Bromine

When starting The Iodine Protocol, or just increasing our unrefined salt intake, we may find ourselves dislodging and detoxing bromine. Bromine is iodine’s evil sibling that makes it harder for our body to remain saturated with iodine. Today’s environment of new products gassing off, medications and food ingredients etc are overloading us with bromine while most of us are not exposed to much iodine at all.

How much could we really have?

Since the 1970s, brominated and chlorinated flame retardants have been applied to textiles, foam in couches and baby products, building insulation, carpets, drapes, personal computers, TV sets, car dashboards, electrical cables and many other products.

Because they are not chemically bound to material but incorporated during manufacturing or sprayed on afterward, they routinely escape as vapor or airborne particles that tend to stick to surfaces or settle in dust.

These compounds are building up in human fat, seminal fluid1 and breast milk. During the past 30 years, Hites reported in 2004, PBDE levels in human blood, milk and tissue increased by a factor of 100 — essentially doubling every five years.2

Read more at Flame retardants in consumer products are linked to health and cognitive problems – The Washington Post

Is it really that bad for us?

A child’s exposure to bromine, whether before or after birth, is associated with poorer attention, fine motor coordination and cognition. 3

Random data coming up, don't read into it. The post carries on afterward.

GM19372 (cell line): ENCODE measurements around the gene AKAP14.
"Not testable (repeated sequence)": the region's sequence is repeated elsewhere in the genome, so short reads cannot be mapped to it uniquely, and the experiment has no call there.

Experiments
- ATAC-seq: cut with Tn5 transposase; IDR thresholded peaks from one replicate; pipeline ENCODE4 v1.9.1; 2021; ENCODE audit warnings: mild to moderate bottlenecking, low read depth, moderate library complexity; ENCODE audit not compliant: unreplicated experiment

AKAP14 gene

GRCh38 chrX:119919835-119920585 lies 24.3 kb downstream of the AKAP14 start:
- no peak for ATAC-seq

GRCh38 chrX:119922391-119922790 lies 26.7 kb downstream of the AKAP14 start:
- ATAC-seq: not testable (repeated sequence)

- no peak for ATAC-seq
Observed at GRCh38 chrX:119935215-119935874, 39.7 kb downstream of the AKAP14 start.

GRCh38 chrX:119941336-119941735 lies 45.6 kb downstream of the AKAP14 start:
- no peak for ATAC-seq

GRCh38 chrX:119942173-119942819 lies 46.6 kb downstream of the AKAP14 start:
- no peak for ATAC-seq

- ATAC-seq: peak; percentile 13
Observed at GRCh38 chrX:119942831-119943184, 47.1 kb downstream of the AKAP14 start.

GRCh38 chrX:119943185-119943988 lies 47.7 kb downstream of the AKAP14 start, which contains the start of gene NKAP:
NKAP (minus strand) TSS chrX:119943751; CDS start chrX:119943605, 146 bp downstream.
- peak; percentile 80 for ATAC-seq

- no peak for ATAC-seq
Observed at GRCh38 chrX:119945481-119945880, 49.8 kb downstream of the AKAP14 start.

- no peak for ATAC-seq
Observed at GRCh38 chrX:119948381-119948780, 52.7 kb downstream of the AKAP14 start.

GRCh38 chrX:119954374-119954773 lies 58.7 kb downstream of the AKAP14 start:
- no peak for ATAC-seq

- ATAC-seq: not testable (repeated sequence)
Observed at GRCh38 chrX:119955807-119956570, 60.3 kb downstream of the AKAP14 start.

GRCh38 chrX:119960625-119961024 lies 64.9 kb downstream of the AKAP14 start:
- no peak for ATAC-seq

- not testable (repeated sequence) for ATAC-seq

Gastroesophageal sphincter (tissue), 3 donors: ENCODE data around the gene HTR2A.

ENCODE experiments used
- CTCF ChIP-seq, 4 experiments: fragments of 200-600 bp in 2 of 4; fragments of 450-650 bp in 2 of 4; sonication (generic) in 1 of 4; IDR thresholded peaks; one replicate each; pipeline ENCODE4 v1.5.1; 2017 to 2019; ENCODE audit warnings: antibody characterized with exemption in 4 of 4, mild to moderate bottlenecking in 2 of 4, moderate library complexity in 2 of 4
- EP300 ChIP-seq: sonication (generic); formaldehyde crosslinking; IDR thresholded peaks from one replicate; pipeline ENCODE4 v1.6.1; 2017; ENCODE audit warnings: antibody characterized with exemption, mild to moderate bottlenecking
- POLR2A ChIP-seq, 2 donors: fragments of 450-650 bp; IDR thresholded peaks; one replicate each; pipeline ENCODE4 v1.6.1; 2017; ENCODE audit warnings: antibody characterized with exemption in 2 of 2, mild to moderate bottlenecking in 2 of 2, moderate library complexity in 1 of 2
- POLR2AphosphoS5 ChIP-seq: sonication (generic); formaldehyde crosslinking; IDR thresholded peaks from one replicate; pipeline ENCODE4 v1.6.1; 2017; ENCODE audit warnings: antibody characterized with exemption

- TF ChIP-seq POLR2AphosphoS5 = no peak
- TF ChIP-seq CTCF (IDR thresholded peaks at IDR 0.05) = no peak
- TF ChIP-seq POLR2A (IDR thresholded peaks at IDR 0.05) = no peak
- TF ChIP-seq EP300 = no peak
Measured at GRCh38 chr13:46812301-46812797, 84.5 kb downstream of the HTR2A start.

1. House dust concentrations of organophosphate flame retardants in relation to hormone levels and semen quality parameters – Environ Health Perspect . 2010 Mar;118(3):318-23. doi: 10.1289/ehp.0901332. – http://www.ncbi.nlm.nih.gov/pubmed/20194068
  2. Flame retardants in consumer products are linked to health and cognitive problems – The Washington Post By Liza GrossApril 15, 2013 https://www.washingtonpost.com/national/health-science/flame-retardants-in-consumer-products-are-linked-to-health-and-cognitive-problems/2013/04/15/f5c7b2aa-8b34-11e2-9838-d62f083ba93f_story.html
  3. In utero and childhood polybrominated diphenyl ether (PBDE) exposures and neurodevelopment in the CHAMACOS study – Environ Health Perspect. 2013 Feb;121(2):257-62. doi: 10.1289/ehp.1205597. Epub 2012 Nov 15. – https://pubmed.ncbi.nlm.nih.gov/23154064/
Was this article helpful?
September 30, 2020

Leave a Reply